Old Game, New Controller: DescentPosted: May 23, 2010
I’ve been playing a lot of games lately. In fact, I seem to have more games in my collection than I have time to play so I just rotate in or out as my tastes dictate. (I got Carmageddon working under DOSBOX. The less said about that game the better. It doesn’t help that I have bought more games from GOG and at dollar stores recently but…)
An old game I’ve been playing lately is Descent. I have the entire Descent series (three games) and the entire Freespace series from GOG. I’ve had trouble playing the original Descent games (Descent and Descent 2, which used the same engine) because neither of them supports my controller very well. DOSBOX, the virtualization software for DOS games, only emulates the native PC joystick interface—four axes on two sticks, and four buttons.
This does not work well nor play well for this game, for reasons I’ll explain later on.
There is a solution. Descent is one of several games whose source code has been released; The Build engine of Duke Nukem and Redneck Rampage (not that I own these), and most famously, Doom, has also released as source. I have played and loved Doomsday, the 3D engine for Doom and Doom 2.
A German Descent fan has developed D2X-XL, a Descent 1/2 game engine that runs on modern machines. It, like Doomsday, implements the full lighting and shading effects that we expect from a modern video card at modern resolutions, including 16:9, which I now use.
Most importantly, it supports modern controls.
D2X’s install is moderately complex for a typical gamer; install the game in a directory outside “Program Files” (I have “\miscprograms\games\”) and copy the game data files from a copy of Descent 1 or Descent 2; if you bought the GOG edition as I did, they are in C:\Program Files\GOG.com\Descent 1 and 2\. If you run the D2X executable, it will give you a dialog box explaining which files are missing.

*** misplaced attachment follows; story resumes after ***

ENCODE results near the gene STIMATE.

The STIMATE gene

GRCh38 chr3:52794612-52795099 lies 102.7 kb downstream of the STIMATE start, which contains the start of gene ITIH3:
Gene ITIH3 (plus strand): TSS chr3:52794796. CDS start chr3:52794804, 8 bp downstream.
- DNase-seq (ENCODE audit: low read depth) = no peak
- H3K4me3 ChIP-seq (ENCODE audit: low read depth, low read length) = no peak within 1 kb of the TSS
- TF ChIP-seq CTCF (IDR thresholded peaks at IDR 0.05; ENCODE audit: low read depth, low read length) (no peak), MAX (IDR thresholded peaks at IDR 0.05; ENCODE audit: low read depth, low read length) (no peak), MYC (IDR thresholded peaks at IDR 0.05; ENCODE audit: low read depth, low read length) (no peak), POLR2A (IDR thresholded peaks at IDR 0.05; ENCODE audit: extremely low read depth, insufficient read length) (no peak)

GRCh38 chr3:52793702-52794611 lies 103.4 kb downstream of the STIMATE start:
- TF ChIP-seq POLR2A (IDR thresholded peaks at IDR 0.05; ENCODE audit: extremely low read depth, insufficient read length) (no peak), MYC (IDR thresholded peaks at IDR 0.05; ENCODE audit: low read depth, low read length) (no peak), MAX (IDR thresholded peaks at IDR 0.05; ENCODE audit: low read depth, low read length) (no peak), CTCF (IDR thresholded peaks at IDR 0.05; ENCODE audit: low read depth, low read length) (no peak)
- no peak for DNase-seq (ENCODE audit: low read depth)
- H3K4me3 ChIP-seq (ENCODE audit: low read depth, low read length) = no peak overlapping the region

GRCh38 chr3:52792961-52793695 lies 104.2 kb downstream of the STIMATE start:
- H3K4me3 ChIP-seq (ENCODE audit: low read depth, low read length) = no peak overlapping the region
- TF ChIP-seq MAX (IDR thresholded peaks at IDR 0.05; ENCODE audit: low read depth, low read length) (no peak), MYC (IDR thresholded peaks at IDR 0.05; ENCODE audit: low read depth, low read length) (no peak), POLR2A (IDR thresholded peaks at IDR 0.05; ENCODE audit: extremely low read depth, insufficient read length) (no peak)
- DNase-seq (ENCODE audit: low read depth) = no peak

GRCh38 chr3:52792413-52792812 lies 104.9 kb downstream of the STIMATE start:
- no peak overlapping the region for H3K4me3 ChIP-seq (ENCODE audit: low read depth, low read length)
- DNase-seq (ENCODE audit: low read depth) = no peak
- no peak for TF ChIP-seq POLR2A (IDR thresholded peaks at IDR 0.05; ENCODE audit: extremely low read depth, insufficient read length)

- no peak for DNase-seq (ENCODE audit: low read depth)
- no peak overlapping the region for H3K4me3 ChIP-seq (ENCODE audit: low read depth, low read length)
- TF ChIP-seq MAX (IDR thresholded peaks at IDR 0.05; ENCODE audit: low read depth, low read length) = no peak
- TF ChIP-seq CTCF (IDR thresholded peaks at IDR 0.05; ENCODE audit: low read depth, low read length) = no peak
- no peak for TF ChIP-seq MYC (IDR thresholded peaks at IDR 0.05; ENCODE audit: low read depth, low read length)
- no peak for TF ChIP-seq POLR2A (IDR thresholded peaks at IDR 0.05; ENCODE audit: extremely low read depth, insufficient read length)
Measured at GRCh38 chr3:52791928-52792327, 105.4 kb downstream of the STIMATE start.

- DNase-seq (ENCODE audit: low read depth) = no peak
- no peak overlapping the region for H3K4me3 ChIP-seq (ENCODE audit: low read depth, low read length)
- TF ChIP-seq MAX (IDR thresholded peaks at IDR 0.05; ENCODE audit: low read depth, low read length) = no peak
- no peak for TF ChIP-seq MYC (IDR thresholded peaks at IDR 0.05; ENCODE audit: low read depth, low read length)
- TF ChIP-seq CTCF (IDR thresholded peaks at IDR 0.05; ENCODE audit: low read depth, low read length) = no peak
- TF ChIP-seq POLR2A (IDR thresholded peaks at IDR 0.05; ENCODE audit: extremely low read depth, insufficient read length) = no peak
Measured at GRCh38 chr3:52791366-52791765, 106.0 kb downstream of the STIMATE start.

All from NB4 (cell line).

(If you are on a x64 system, the GOG files will be in \Program Files (x86). D2X comes in a 64-bit version, so you may want to read the instructions on how to use that.)
I won’t go into graphics setup as that will vary; my elderly nVidia card had to have most of the settings dialed way down so my screenshots won’t look as cool as they would be on a modern card and motherboard (next year maybe.)
The controls are set in Options/Controls/Customize Joystick.
Before I go on, I must say that Descent is one of the more complicated games to play and control. Only flight simulators are more specialized than this game. In the game, you pilot a spaceship down the corridors and passages of a mine, battling rouge mechs, trying to destroy the mechs and the mine (via a reactor you blow up) in order to go on to the next mine. Your ship has controls on all three axes, and you not only pitch and yaw like an aircraft, but you also move laterally left and right, up and down, forward and back. And, like a fighter jet, you have an array of weapon systems to manage .
How I ever liked this game when I was younger, I do not know. (In those days, a joystick with a hat switch was the thing to play it with.)
Here is my setup for using the XBox 360 controller. I’ve had this controller longer than any other and I love it.
In this game, as in most games by default, the left joystick control is joystick #1 and handles the pitch and yaw.
The D-Pad control on the bottom left is not used.
The left and right “bumper” buttons (or shoulder buttons if you will) fire the primary (laser) and secondary (missile) weapons. Here’s where it gets complex.
The right joystick, unused by most games, is used to slide (translate) from left to right and up to down.
The right trigger engages forward thrust. The left trigger engages rear thrust. In this controller, the triggers are treated as an extra axis and will register partial trigger movements (though not in Descent.)
The white Back button cycles through your primary weapons; the white Start button does the same for secondary weapons.
Button A fires a flare—very necessary in most mines that are dark; button B will bank the ship with the joystick when it is held in. Button X replicates the forward thrust control; Button Y replicates reverse thrust.
The joystick controls themselves can be pressed for an extra button each. They, like the D-Pad, are unassigned. Of the remaining controls in Descent, most are either infrequently used (cruise mode) or too dangerous (bomb release) to warrant being available on the controller. I’ve tried to make this logical for the way I play, and it has seemed to work.
A skilled player, of which I am not one, can make his or her ship do pirouettes all day with this controller. I’ll just settle for surviving to the next level.